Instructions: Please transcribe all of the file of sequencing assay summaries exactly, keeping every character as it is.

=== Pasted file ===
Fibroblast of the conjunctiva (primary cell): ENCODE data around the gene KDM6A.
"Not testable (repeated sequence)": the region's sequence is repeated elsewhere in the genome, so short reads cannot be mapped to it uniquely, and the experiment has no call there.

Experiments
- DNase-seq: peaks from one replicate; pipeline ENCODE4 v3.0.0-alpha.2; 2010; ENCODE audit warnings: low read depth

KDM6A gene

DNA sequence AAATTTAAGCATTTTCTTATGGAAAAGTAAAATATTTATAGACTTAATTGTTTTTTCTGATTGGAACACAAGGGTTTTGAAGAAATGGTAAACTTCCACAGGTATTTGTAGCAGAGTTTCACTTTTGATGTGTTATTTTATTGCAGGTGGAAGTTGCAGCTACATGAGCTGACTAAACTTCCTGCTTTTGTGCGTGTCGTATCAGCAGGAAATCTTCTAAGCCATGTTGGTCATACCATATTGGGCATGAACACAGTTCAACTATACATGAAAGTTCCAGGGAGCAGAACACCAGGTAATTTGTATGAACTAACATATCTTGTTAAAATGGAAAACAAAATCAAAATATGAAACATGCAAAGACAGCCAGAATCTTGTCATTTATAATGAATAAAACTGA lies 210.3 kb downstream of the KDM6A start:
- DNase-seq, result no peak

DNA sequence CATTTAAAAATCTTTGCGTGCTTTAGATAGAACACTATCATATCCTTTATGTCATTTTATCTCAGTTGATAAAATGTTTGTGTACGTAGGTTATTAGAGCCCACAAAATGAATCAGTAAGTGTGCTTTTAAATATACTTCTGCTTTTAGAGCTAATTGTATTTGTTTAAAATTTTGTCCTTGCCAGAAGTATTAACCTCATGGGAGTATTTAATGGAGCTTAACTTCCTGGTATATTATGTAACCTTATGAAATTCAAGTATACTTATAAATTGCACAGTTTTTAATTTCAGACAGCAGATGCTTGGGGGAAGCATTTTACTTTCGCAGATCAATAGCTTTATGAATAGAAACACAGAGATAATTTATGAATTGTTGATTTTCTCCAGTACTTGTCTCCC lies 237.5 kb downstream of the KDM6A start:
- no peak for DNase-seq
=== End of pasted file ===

Fibroblast of the conjunctiva (primary cell): ENCODE data around the gene KDM6A.
"Not testable (repeated sequence)": the region's sequence is repeated elsewhere in the genome, so short reads cannot be mapped to it uniquely, and the experiment has no call there.

Experiments
- DNase-seq: peaks from one replicate; pipeline ENCODE4 v3.0.0-alpha.2; 2010; ENCODE audit warnings: low read depth

KDM6A gene

DNA sequence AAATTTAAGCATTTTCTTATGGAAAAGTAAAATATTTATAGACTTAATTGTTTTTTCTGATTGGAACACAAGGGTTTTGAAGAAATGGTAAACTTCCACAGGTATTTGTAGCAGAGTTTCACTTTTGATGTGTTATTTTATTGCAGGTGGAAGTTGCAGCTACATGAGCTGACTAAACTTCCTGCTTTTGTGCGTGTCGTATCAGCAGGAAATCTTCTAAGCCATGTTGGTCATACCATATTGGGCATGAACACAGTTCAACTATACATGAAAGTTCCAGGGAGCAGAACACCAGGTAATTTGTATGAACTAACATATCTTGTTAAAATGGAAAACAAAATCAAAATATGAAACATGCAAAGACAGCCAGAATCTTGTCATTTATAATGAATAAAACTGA lies 210.3 kb downstream of the KDM6A start:
- DNase-seq, result no peak

DNA sequence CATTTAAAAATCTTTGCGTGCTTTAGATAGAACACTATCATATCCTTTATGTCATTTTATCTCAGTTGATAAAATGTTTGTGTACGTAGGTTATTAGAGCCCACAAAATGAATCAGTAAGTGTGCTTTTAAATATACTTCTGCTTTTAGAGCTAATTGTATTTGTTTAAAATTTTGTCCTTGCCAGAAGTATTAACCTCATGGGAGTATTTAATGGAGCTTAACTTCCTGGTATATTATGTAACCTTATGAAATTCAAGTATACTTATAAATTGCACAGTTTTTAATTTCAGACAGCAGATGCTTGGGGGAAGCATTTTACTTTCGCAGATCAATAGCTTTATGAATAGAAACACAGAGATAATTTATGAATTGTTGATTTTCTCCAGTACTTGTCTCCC lies 237.5 kb downstream of the KDM6A start:
- no peak for DNase-seq